+qplot(1:(nrow(scaled.theta)), scaled.theta[,2], geom=c("line"), xlab="iteration", ylab="theta_2")
+
+# Look at output for various different alpha values
+vary.alpha <- lapply(c(1e-12, 1e-9, 1e-7, 1e-3, 0.1, 0.9), function(alpha) gradient.descent(x=x.scaled, y=y, alpha=alpha, num.iterations=num.iterations, output.path=TRUE))
+
+par(mfrow = c(2, 3))
+for (j in 1:6) {
+ plot(vary.alpha[[j]][,2], ylab="area (alpha=1e-9)", xlab="iteration", type="l")
+}
+
+# Use stepwise logistic regression to reduce the dimensions
+library(MASS)
+sa.heart.step <- stepAIC(sa.heart)
+summary(sa.heart.step)
+
+# Apply logistic regression to South African heart data from ESL
+sa.heart.fit <- glm(chd ~ sbp + tobacco + ldl + famhist + obesity + alcohol + age , family = binomial, data=sa.heart)
+summary(sa.heart.fit)
+
+#
+iris.glm <- glm(Species ~ Sepal.Length + Sepal.Width + Petal.Length + Petal.Width, family=binomial, data=iris)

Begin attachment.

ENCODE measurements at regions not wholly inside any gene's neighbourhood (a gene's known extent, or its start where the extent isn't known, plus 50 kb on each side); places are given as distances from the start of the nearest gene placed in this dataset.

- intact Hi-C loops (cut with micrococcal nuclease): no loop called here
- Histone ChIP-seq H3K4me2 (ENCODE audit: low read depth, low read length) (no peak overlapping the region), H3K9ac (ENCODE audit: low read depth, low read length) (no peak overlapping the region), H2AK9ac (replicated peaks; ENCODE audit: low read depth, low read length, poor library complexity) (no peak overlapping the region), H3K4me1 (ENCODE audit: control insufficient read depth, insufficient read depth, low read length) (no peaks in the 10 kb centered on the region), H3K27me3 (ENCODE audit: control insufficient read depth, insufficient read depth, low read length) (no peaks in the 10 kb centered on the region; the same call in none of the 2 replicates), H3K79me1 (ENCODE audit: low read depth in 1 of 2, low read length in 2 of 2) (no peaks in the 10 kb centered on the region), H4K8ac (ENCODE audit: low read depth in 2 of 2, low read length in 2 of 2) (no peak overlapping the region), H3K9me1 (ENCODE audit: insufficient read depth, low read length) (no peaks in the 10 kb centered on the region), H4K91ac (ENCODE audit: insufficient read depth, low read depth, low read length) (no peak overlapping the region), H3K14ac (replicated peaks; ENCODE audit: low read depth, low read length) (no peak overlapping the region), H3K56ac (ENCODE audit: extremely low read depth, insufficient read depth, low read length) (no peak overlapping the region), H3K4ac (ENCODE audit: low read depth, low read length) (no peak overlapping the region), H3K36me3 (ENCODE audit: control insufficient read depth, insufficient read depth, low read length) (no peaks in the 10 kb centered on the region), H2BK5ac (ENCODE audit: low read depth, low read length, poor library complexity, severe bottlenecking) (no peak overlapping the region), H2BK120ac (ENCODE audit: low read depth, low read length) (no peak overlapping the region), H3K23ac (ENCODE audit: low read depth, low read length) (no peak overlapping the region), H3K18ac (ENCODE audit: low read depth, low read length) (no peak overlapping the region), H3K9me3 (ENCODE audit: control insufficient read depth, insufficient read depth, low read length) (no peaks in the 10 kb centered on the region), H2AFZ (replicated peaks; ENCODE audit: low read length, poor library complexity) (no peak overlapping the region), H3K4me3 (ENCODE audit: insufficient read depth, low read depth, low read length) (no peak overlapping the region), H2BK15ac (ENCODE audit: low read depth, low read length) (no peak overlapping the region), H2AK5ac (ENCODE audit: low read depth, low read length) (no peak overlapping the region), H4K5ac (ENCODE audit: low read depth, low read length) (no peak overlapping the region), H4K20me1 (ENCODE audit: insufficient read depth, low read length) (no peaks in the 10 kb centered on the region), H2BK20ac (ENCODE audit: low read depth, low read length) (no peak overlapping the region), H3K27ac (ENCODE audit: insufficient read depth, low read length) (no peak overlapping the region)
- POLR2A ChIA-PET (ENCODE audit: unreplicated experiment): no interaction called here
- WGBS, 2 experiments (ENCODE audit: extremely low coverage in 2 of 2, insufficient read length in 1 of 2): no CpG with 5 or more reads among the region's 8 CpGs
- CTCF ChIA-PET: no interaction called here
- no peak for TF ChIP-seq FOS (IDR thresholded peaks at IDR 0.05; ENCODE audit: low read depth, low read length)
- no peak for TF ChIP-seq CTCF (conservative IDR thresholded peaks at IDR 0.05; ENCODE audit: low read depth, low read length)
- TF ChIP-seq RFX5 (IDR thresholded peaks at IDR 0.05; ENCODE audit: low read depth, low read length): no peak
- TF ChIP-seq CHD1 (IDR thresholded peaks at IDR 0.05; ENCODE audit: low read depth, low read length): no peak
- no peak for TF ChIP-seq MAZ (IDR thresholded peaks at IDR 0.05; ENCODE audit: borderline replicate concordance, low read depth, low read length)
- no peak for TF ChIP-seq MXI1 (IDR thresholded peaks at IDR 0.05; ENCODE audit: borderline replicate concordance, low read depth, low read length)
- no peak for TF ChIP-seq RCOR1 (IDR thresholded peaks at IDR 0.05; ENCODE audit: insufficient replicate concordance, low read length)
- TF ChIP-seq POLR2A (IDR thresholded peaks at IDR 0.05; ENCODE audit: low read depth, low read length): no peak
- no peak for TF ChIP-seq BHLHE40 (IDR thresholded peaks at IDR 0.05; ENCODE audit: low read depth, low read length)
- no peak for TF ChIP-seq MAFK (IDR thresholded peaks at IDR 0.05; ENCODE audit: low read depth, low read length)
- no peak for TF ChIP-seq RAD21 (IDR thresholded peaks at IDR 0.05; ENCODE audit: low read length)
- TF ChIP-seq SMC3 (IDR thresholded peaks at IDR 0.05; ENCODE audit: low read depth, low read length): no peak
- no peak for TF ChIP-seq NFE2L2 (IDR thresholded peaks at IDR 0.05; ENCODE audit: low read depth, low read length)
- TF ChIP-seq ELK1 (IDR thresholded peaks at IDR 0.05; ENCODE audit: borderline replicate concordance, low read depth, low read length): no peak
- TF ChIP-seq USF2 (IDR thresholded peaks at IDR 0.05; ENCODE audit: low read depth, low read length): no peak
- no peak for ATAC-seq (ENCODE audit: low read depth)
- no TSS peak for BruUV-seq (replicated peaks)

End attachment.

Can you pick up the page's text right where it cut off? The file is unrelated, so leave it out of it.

+summary(iris.glm)
+
+pairs(iris[1:4], main = "Anderson's Iris Data -- 3 species", pch = 21, bg = c("red", "green3", "blue")[unclass(iris$Species)])
+
+irisLda <- lda(Species ~ ., data = iris)
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109 r/stanford.machine.learning/demo/regularization.R
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+#
+
+n <- 10
+
+f <- function(x) sin(2 * pi * x)
+
+x <- seq(0, 1, length=n)
+y <- f(x) + rnorm(n, sd=0.2)
+
+plot(data.frame(x, y))
+curve(f, type="l", col="green", add=TRUE)
+
+# How to fit explicit polynomial terms4; easier with poly() function
+fit <- lm(y ~ x + I(x^2) + I(x^3))
+fit <- lm(d ~ poly(x, 3, raw=TRUE))
+summary(fit)
+
+# We can predict these values using the coefficients directly
+x.data <- data.frame(rep(1, n), x, x^2, x^3)
+y.pred <- apply(fit[["coefficients"]] * t(x.data), 2, sum)
+
+# Or we can just use the predict function to do the same thing
+y.pred <- predict(fit)
+
+points(data.frame(x, y.pred), col="red")
+
+error.function <- function(y, y.pred) sum((y.pred - y)^2) / 2
+
+e.rms <- function(y, y.pred) sqrt(2 * error.function(y=y, y.pred=y.pred) / length(y))
+
+e.rms(y, y.pred)
+
+
+par(mfrow=c(2, 2))
+
+for (i in c(1, 3, 6, 9)) {